The TAUS Data Association was established in 2008 as a legal, not-for-profit member-driven organization aimed at hosting and sharing translation memories for all stakeholders in the global translation industry. The publicly accessible and searchable database already contains four billion words of high-quality translation data in 350-plus language pairs.

7. Translation becomes a business of choices
The future of translation either looks bright or gloomy: it depends on whether you want to change, reinvent yourself and adapt. Admittedly, this is not an easy choice. Nor is there a lot of time to consider all the options, but at least translators now have the luxury of choosing. In the past, you became a translator and you were in it for life. Unless of course you became a literary translator, in which case none of the above applies.

Today, you can choose to be a ‘boutique’ translator, specializing in a domain and providing hyper-localization or transcreation services. In this case, you will drift away from the original concept of a translator once you start specializing in your domain. You may be asked to create local content instead of translating text written for a different culture.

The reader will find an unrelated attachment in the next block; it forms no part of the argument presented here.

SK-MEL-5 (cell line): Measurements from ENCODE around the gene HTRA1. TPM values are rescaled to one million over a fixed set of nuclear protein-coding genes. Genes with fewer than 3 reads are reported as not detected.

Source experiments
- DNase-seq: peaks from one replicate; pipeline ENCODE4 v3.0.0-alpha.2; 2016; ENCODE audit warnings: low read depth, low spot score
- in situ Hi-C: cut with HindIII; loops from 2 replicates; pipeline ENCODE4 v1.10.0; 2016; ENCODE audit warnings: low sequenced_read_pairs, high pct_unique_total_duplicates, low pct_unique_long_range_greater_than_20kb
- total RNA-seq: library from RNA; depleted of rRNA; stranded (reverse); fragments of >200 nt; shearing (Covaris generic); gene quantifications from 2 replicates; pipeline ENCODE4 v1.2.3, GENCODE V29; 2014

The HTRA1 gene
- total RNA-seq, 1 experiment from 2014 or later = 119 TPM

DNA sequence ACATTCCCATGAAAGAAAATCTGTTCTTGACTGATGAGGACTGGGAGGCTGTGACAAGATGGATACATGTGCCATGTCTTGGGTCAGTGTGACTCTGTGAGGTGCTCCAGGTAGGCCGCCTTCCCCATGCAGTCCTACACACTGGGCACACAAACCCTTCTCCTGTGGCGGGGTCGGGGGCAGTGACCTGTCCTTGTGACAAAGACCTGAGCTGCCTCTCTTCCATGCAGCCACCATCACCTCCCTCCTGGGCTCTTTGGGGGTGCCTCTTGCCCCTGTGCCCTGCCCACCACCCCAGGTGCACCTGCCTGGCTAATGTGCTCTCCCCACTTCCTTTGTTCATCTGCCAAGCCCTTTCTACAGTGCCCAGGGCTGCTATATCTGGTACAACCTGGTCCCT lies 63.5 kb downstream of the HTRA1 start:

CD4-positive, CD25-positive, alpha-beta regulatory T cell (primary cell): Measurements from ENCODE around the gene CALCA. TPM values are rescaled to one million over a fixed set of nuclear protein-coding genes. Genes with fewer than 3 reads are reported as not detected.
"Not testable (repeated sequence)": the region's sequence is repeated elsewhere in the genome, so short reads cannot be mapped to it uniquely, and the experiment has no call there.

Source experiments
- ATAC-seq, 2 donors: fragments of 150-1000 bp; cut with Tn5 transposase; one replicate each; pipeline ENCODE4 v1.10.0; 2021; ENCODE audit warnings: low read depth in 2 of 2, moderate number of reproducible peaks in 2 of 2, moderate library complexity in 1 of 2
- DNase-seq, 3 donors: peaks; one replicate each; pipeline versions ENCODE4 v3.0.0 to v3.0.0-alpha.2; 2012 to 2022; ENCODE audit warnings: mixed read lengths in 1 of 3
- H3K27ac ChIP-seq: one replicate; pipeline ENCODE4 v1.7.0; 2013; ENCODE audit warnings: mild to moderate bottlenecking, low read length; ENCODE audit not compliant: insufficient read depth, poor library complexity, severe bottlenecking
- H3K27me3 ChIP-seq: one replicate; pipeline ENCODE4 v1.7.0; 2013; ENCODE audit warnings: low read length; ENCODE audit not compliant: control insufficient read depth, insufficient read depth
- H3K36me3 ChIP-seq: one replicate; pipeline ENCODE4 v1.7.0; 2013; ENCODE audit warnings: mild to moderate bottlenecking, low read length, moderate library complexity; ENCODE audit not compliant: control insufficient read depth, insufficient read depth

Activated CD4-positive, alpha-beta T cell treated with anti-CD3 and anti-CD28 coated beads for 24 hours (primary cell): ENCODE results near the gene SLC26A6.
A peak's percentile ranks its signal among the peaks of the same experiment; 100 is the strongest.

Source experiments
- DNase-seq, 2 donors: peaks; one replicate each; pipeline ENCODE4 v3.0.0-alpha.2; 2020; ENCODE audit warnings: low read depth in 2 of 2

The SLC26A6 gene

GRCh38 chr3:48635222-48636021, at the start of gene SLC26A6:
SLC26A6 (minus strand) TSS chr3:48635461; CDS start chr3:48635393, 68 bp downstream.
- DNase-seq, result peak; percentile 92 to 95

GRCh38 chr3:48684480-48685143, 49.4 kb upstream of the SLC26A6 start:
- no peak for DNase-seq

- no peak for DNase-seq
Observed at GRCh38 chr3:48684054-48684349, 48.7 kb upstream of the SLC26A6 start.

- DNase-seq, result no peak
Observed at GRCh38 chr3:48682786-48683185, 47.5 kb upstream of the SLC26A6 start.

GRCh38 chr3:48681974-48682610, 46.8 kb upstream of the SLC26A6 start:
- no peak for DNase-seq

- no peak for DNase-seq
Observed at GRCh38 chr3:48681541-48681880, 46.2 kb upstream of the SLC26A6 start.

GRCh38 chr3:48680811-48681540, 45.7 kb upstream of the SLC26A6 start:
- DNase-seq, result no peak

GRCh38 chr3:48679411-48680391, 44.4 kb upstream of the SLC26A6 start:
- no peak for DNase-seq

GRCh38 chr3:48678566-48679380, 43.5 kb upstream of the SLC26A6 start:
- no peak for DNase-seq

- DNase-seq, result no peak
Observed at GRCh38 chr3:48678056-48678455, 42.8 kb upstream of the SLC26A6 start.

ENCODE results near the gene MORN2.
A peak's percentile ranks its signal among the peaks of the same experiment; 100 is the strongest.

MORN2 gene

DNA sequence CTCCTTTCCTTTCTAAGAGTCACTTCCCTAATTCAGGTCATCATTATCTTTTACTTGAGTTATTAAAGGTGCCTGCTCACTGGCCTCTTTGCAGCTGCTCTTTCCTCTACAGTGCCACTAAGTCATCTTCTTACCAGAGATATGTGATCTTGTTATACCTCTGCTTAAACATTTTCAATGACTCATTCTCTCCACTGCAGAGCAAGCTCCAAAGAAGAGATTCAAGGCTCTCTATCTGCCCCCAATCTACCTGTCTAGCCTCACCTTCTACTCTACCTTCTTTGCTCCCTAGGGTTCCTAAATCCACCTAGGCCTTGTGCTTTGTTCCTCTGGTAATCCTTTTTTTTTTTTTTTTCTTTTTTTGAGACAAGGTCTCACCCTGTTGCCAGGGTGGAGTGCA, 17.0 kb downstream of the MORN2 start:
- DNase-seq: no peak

You may be asked to do brand checking for new product names. Your job title may change to ‘language consultant’ or ‘communications adviser’. If what you like is linguistics and computers, you may choose to become a specialist in training domain- and customer-specific MT engines, or in translation optimization, or in new functions such as language data cleaning, data selection on the basis of semantic search, search engine optimization, or sentiment and cultural analysis using customer feedback data.